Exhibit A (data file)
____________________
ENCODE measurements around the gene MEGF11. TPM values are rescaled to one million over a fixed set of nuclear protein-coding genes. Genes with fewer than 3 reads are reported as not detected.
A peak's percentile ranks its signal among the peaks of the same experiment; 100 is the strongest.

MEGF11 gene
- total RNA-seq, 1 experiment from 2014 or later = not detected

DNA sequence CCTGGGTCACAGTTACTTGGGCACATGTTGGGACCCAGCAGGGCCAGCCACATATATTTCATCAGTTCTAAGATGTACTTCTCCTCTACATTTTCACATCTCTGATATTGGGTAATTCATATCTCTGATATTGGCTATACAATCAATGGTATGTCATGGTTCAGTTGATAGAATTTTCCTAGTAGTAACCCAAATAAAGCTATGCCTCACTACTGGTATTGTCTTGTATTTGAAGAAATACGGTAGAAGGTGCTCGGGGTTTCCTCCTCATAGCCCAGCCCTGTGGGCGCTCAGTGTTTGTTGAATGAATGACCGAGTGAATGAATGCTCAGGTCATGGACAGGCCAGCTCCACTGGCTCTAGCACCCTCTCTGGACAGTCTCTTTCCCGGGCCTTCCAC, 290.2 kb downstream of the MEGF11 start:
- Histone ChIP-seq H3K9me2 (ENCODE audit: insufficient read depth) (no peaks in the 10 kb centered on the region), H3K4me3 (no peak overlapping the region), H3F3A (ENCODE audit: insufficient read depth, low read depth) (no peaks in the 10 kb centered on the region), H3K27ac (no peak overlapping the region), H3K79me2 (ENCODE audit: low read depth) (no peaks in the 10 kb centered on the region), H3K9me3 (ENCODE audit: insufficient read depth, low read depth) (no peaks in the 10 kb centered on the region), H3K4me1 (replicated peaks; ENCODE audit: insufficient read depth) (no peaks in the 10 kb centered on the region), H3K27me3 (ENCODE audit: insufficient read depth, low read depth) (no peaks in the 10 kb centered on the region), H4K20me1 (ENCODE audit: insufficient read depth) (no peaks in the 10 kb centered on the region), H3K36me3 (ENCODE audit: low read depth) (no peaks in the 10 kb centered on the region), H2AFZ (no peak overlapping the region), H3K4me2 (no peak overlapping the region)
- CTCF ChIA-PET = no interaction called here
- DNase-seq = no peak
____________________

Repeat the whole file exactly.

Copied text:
ENCODE measurements around the gene MEGF11. TPM values are rescaled to one million over a fixed set of nuclear protein-coding genes. Genes with fewer than 3 reads are reported as not detected.
A peak's percentile ranks its signal among the peaks of the same experiment; 100 is the strongest.

MEGF11 gene
- total RNA-seq, 1 experiment from 2014 or later = not detected

DNA sequence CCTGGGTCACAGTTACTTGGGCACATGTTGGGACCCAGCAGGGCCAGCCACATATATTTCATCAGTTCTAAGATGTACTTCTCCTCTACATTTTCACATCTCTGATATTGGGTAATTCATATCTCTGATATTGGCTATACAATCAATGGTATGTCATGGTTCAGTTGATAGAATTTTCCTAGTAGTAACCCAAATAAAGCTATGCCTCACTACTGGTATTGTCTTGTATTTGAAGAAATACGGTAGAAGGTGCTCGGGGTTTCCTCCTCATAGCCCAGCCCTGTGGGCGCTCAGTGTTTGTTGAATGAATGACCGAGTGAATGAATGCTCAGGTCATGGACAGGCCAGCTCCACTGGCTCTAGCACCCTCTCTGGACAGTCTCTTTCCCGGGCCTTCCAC, 290.2 kb downstream of the MEGF11 start:
- Histone ChIP-seq H3K9me2 (ENCODE audit: insufficient read depth) (no peaks in the 10 kb centered on the region), H3K4me3 (no peak overlapping the region), H3F3A (ENCODE audit: insufficient read depth, low read depth) (no peaks in the 10 kb centered on the region), H3K27ac (no peak overlapping the region), H3K79me2 (ENCODE audit: low read depth) (no peaks in the 10 kb centered on the region), H3K9me3 (ENCODE audit: insufficient read depth, low read depth) (no peaks in the 10 kb centered on the region), H3K4me1 (replicated peaks; ENCODE audit: insufficient read depth) (no peaks in the 10 kb centered on the region), H3K27me3 (ENCODE audit: insufficient read depth, low read depth) (no peaks in the 10 kb centered on the region), H4K20me1 (ENCODE audit: insufficient read depth) (no peaks in the 10 kb centered on the region), H3K36me3 (ENCODE audit: low read depth) (no peaks in the 10 kb centered on the region), H2AFZ (no peak overlapping the region), H3K4me2 (no peak overlapping the region)
- CTCF ChIA-PET = no interaction called here
- DNase-seq = no peak